Wednesday, January 9, 2019

The Sisters of the Winter Wood - Rena Rossner

Summary: Raised in a small village surrounded by vast forests, Liba and Laya have lived a peaceful sheltered life - even if they've heard of troubling times for Jews elsewhere. When their parents travel to visit their dying grandfather, the sisters are left behind in their home in the woods.

But before they leave, Liba discovers the secret that their Tati can transform into a bear, and their Mami into a swan. Perhaps, Liba realizes, the old fairy tales are true. She must guard this secret carefully, even from her beloved sister.

Soon a troupe of mysterious men appear in town and Laya falls under their spell-despite their mother's warning to be wary of strangers. And these are not the only dangers lurking in the woods...

The sisters will need each other if they are to become the women they need to be - and save their people from the dark forces that draw closer. (Summary and pic from

My Review: This is just the kind of book that I‘ve really enjoyed lately. First off, I’m totally digging these fairytale retellings. This one is based on an old Russian fairytale, and I think it’s mixed with a few different fairytales including some cultural lore (according to the afterward), and I think it worked really well. The characters were interesting and mysterious, just as they should be in a good fairytale. I loved the magical realism as well, and I think that’s one of the things that made it really work. So many people who have lived throughout history, due to their lack of scientific knowledge and discovery, basically lived magical realism. Things that we are able to explain away today with science or with natural phenomena would have been magic to them, and I think that is the power behind fairytale—who knows where the natural phenomena or fairytale begins when everything is confusing and new? Some people died from a plague, some did not. Was this just magic or bewitching? Maybe. Fairytales just seem so authentic and real to people who have lived pretty much throughout history without the modern inventions and knowledge we have. And let’s face it—tons of things happen even now that we can’t explain. Is it magic? Is it science?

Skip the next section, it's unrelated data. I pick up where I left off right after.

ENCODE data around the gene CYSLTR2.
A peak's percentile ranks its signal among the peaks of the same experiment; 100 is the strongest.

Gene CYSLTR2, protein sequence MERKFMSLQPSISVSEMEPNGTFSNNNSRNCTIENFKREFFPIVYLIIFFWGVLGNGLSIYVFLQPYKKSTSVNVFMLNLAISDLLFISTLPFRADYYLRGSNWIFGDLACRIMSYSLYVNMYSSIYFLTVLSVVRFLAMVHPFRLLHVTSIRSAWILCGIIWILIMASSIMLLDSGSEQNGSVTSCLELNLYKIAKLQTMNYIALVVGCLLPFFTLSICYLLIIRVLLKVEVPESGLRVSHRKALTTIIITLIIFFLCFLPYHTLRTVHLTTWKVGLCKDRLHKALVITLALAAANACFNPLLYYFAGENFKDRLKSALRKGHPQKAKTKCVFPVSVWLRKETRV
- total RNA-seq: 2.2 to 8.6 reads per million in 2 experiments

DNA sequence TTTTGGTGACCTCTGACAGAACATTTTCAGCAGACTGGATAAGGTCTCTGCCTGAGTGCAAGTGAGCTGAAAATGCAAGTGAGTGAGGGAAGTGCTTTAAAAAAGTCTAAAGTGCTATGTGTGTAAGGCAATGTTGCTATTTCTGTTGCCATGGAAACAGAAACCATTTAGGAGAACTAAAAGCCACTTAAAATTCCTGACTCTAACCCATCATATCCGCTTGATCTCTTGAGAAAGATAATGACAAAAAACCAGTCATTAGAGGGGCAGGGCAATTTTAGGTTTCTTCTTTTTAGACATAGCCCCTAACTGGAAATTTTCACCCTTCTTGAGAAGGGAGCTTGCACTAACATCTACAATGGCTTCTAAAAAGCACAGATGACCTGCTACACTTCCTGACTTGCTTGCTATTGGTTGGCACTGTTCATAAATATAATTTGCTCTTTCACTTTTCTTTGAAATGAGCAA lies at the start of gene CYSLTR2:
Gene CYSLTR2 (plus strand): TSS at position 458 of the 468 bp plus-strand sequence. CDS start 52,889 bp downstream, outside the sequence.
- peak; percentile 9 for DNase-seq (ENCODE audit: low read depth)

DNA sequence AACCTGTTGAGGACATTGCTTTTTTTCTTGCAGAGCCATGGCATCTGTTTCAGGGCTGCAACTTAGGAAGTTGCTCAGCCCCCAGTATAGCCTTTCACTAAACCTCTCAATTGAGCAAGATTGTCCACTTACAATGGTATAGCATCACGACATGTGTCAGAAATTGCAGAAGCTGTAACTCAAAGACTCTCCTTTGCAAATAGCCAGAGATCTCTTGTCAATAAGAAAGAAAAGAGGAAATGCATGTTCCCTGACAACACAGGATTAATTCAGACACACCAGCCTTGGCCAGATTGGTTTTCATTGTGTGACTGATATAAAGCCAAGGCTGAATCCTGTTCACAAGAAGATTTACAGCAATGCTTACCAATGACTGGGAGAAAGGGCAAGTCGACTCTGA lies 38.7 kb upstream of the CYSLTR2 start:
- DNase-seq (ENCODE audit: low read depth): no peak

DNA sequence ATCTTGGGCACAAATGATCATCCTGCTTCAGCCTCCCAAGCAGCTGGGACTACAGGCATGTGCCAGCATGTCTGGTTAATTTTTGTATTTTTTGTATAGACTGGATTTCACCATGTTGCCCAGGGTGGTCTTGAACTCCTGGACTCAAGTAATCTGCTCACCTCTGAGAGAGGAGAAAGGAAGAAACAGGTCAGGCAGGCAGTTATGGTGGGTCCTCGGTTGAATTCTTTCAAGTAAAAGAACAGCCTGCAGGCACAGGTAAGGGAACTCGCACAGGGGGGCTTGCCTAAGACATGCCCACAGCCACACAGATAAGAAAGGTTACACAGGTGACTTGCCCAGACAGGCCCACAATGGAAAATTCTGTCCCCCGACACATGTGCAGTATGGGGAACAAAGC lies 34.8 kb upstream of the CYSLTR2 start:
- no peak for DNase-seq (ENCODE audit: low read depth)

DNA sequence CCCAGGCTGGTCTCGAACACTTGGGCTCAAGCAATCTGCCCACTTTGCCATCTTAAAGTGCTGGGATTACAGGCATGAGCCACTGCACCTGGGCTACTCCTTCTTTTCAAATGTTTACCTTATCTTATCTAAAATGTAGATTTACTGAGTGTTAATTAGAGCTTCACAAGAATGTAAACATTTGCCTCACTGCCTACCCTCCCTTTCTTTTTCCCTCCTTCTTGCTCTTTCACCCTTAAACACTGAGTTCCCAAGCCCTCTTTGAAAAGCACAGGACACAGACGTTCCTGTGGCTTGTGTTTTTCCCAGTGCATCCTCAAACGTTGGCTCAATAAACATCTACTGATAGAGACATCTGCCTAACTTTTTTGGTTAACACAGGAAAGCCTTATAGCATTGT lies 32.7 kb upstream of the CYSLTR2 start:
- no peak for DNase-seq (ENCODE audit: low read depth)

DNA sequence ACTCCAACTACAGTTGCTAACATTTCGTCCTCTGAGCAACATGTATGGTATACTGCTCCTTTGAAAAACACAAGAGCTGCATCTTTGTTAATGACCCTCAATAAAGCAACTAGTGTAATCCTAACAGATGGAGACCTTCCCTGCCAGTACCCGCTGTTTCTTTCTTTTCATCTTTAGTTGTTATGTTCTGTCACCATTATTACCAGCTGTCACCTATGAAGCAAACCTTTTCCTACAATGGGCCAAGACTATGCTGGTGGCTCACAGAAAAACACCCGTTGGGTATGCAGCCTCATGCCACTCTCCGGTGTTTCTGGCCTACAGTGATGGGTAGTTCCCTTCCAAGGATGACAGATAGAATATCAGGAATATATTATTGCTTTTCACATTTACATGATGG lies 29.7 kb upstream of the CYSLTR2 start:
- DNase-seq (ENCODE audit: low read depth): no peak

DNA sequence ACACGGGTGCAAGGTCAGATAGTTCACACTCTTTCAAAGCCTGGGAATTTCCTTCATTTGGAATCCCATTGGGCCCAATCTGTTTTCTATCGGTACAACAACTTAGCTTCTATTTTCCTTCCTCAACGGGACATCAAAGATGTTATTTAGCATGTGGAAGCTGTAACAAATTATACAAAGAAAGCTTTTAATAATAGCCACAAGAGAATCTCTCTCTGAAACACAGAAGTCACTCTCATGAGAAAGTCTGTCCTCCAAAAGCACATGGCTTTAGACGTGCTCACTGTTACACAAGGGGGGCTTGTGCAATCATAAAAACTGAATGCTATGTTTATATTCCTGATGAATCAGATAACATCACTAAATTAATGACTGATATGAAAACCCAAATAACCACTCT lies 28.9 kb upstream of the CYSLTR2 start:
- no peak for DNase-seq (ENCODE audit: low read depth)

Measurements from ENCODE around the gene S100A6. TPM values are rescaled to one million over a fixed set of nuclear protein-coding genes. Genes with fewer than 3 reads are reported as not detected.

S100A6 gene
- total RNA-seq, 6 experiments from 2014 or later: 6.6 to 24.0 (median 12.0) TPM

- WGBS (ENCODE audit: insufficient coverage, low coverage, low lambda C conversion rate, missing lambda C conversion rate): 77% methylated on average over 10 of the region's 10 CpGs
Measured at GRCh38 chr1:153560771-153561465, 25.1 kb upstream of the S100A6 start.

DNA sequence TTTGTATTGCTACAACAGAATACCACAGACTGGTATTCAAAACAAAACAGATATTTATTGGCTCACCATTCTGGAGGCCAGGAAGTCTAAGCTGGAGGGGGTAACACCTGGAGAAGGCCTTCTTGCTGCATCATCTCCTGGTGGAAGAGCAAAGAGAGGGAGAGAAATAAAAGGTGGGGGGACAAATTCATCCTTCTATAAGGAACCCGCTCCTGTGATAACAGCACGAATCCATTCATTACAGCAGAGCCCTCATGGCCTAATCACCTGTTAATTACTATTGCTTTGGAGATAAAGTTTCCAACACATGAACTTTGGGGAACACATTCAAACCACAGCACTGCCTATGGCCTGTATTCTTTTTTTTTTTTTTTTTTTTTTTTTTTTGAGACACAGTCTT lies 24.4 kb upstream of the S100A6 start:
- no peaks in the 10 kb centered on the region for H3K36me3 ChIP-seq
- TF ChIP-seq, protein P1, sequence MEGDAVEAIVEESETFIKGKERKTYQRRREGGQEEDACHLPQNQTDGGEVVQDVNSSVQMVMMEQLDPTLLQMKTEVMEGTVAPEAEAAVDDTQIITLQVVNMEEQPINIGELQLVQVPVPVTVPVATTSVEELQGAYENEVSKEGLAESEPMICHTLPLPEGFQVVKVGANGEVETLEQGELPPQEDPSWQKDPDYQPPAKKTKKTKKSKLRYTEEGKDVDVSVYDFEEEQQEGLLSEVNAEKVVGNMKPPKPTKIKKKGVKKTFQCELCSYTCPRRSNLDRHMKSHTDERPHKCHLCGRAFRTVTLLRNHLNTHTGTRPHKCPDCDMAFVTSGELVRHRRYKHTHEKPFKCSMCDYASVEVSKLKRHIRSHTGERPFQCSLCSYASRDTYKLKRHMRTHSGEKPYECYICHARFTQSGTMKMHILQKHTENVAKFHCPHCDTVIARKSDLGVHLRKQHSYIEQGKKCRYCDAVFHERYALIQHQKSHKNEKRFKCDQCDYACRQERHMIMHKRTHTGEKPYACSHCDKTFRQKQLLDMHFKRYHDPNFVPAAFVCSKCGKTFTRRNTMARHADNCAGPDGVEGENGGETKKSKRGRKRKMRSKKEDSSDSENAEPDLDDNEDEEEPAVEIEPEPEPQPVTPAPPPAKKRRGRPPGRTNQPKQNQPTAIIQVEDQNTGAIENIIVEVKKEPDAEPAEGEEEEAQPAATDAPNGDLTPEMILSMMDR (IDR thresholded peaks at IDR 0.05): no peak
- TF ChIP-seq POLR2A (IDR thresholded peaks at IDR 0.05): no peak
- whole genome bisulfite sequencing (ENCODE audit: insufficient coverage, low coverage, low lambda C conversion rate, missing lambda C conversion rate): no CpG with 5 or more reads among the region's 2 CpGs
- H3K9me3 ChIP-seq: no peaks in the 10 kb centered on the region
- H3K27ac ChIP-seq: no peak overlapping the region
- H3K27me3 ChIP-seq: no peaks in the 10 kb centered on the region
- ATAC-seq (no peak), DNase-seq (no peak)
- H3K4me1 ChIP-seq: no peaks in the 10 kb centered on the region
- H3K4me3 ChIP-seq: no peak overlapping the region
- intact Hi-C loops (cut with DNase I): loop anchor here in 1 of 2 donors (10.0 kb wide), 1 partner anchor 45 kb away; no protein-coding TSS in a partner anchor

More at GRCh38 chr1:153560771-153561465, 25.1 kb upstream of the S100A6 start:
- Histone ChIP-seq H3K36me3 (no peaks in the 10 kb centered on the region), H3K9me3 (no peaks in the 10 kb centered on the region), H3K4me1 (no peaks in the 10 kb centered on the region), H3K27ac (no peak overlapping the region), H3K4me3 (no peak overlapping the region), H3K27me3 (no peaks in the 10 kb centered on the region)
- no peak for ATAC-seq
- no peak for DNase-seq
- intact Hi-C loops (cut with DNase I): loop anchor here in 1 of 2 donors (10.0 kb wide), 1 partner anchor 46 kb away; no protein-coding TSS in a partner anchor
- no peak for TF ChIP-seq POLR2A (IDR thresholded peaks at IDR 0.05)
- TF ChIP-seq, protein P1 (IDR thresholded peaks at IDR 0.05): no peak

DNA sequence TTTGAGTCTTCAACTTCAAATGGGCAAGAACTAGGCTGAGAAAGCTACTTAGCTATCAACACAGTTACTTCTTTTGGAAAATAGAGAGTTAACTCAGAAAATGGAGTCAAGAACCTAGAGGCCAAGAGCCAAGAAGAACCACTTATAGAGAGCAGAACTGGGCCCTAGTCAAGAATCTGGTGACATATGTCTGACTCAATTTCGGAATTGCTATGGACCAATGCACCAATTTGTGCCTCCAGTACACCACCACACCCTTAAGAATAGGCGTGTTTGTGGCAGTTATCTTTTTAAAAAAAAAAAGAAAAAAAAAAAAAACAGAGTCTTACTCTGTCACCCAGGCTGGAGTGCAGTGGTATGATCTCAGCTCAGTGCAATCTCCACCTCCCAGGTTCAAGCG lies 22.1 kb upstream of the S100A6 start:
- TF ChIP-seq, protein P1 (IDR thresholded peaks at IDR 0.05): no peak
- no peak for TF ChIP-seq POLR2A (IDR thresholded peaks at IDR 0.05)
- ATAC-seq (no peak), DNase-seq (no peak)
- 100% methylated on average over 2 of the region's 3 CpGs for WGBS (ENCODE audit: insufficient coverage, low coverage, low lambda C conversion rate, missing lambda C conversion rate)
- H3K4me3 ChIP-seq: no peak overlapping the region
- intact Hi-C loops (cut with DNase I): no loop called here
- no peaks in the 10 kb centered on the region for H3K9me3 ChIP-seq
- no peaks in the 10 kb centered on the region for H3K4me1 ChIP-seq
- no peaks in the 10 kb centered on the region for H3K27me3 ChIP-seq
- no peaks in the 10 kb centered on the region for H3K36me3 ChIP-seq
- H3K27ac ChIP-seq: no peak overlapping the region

I enjoyed the writing in this book. Rossner is an adept storyteller and she has organized the book into being told first person by the two sisters. Each of the sisters has a very unique and telling style, and I enjoyed how the writing and the style of prose reflected each of the sisters.

The story is also very compelling. It is full of the age-old troubles of girls falling in love with boys they shouldn’t, family complications of all shapes and sizes, discovering oneself and embracing your destiny without losing sight of your own desires, and cultural strife between different ethnic groups living side by side. Really, this book encompassed a lot of themes and addressed them well. The fact that it was based on actual historical happenings gave it a feeling of authenticity, even though it was well within the realm of fantasy. I found it very interesting and enjoyable.

My Rating: 4 Stars

For the sensitive reader: There is some cultural strife and mentioned violence.

1 comment:

Jordan @ForeverLostinLiterature said...

I'm so glad to see you enjoyed this! I also loved the writing and the historical influence used. I was really pleasantly surprised by this book. Great review!


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